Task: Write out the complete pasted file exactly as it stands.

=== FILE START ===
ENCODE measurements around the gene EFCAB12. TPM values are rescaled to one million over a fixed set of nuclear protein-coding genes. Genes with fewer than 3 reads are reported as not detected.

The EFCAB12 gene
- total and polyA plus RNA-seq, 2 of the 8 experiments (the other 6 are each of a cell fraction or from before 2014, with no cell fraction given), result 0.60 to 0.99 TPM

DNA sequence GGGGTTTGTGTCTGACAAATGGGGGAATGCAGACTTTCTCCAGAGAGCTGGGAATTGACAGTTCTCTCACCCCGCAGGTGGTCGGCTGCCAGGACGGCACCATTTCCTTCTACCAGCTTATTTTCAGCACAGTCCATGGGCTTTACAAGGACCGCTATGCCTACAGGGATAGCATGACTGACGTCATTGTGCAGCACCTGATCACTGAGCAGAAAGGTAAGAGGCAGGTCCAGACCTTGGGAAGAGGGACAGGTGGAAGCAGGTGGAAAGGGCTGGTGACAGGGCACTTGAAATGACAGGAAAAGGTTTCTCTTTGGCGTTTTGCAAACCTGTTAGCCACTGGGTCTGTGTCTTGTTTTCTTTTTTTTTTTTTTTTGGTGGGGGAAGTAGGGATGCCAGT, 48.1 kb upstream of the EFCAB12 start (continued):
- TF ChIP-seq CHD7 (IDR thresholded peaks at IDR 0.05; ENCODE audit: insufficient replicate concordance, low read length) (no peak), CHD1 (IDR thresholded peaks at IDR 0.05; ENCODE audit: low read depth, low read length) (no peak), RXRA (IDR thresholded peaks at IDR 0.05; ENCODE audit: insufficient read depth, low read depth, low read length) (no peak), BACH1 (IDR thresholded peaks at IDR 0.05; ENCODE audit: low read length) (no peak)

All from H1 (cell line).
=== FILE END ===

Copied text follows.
ENCODE measurements around the gene EFCAB12. TPM values are rescaled to one million over a fixed set of nuclear protein-coding genes. Genes with fewer than 3 reads are reported as not detected.

The EFCAB12 gene
- total and polyA plus RNA-seq, 2 of the 8 experiments (the other 6 are each of a cell fraction or from before 2014, with no cell fraction given), result 0.60 to 0.99 TPM

DNA sequence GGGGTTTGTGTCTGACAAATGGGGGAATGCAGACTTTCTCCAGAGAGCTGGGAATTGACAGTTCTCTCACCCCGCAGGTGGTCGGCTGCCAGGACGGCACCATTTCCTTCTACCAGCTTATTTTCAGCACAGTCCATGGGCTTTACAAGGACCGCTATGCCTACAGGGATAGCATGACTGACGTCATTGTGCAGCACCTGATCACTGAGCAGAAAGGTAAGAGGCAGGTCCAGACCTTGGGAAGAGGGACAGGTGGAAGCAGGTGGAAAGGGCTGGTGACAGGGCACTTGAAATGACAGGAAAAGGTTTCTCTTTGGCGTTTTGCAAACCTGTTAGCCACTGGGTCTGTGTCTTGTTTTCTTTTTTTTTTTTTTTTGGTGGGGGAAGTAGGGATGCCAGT, 48.1 kb upstream of the EFCAB12 start (continued):
- TF ChIP-seq CHD7 (IDR thresholded peaks at IDR 0.05; ENCODE audit: insufficient replicate concordance, low read length) (no peak), CHD1 (IDR thresholded peaks at IDR 0.05; ENCODE audit: low read depth, low read length) (no peak), RXRA (IDR thresholded peaks at IDR 0.05; ENCODE audit: insufficient read depth, low read depth, low read length) (no peak), BACH1 (IDR thresholded peaks at IDR 0.05; ENCODE audit: low read length) (no peak)

All from H1 (cell line).